Flora and Fauna

The Rooley Moor area is made up of open moor, mire, bog pools, grassland, pasture and woods. Healey Dell is a Site of Biological Importance and Local Nature Reserve.

Plants in and around the area include heather, ferns, almond willow, bluebell, corn marigold, floating water- plantain, red threadwort (liverwort), fingered cowlwort (liverwort), earth-cup flapwort (liverwort), common kettlewort (liverwort), dotted thyme-moss, lesser cow-horn bog- moss and slender haircap.

Wooded areas contain oak, birch, beech and elm trees. Willow and birch scrub, ivy and bilberry is in evidence as is wax cap fungi.

The area and its surrounds contain a significant colony of common lizards and it is considered that some of the ponds could provide suitable habitat for frogs and the great crested newt. Stickleback and white-clawed crayfish is known to occur in the area.

Badger, brown hare, mountain hare, otter and water vole are active in the area. Roe deer are aslo becoming frequent visitors to the area.

Bats species include the common pipistrelle, daubenton’s bat, serotine bat and soprano pipistrelle.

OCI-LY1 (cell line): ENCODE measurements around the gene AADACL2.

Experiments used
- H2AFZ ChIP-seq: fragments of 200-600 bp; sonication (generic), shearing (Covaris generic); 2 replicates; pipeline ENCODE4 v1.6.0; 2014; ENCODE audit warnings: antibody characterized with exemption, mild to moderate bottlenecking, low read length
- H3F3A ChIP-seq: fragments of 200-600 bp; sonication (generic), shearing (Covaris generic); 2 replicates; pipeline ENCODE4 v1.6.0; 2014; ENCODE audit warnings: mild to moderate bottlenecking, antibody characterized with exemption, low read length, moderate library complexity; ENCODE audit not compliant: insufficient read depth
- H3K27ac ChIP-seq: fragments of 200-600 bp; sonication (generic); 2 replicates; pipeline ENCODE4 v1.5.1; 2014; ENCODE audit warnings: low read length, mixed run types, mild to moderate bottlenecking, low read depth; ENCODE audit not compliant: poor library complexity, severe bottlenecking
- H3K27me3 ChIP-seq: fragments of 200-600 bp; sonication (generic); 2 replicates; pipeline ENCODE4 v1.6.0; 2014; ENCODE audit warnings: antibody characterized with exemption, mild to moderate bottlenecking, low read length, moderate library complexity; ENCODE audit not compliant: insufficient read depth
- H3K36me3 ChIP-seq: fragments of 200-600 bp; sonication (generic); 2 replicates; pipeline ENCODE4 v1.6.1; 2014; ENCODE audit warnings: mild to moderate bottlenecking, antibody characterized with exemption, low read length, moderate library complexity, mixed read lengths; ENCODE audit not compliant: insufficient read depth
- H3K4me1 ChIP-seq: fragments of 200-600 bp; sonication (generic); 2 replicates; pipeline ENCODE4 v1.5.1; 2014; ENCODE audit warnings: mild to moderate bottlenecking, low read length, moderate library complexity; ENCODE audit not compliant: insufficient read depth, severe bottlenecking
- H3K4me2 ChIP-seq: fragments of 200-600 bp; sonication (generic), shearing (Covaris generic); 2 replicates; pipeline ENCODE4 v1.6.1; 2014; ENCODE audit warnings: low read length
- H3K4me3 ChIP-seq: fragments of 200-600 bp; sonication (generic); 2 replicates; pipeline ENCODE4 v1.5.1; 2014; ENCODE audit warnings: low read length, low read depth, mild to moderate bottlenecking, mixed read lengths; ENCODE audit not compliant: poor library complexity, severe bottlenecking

Insects include dragonfly and bees. Moth species in and around the area include the cinnabar moth, small phoenix moth, dark-barred twin-spot carpet moth and the chimney sweep moth.

Bird species are numerous because our area has such a diverse landscape of Woodland, Water, River, open Moorland, big skies (buzzard and peregrine) and isolation. We have, as a minimum, fifteen ‘Red’ species and twenty ‘Amber’ species.

‘Red’ species – include Lapwing, Partridge, Curlew, Redwing, Fieldfare, Skylark (more on those in a minute), Tree and House Sparrow, Starling, Song Thrush, Mistle Thrush, Spotted Flycatcher, Grey Wagtail, Cuckoo and Twite.

‘Amber’ species include Bullfinch, Mallard, Dipper, Kestral, Kingfisher, Hedge Sparrow (Dunnock), House Martin, Oystercatcher, Meadow Pipit, Redshank, Black Headed Gull, Redshank, Reed Bunting, Swift, Tawny Owl, Wheatear, Whinchat, Willow Warbler, Red Grouse and Green Woodpecker.

Other ‘non-threatened species’ include Blackbird, Buzzard, Chaffinch, Coot, Cormorant, Carrion Crow, Rook, Ring Dove, Goldfinch, Goldcrest, Goosander, Black Backed, Common and Herring Gulls, Canada Goose, Heron, Jackdaw, Jay, Magpie, Moorhen, Nuthatch, Little Owl, Peregrine Falcon, Pheasant, Robin, Common Snipe, Sparrowhawk, Stonechat, Swallow, Blue Tit, Coal Tit, Great Tit, Long Tailed Tit, Pied Wagtail, Waxwing, Whitethroat, Greater Spotted Woodpecker, Wood Pigeon, Wren.

We also have the Whitworth Valley Anglers’ fisheries at Catley Lane Head and Broadley Wood. There is a diversity of fish species there including Bream, Barbel, Brown Trout, Common Carp, Mirror Carp, Ghost Carp, Crucian Carp, Chub, Ide, Orfe, Perch, Pike, Rudd, Ruffe, Stickleback and Tench.

Different breeds of cattle and sheep can be seen where commoners exercise their rights to graze.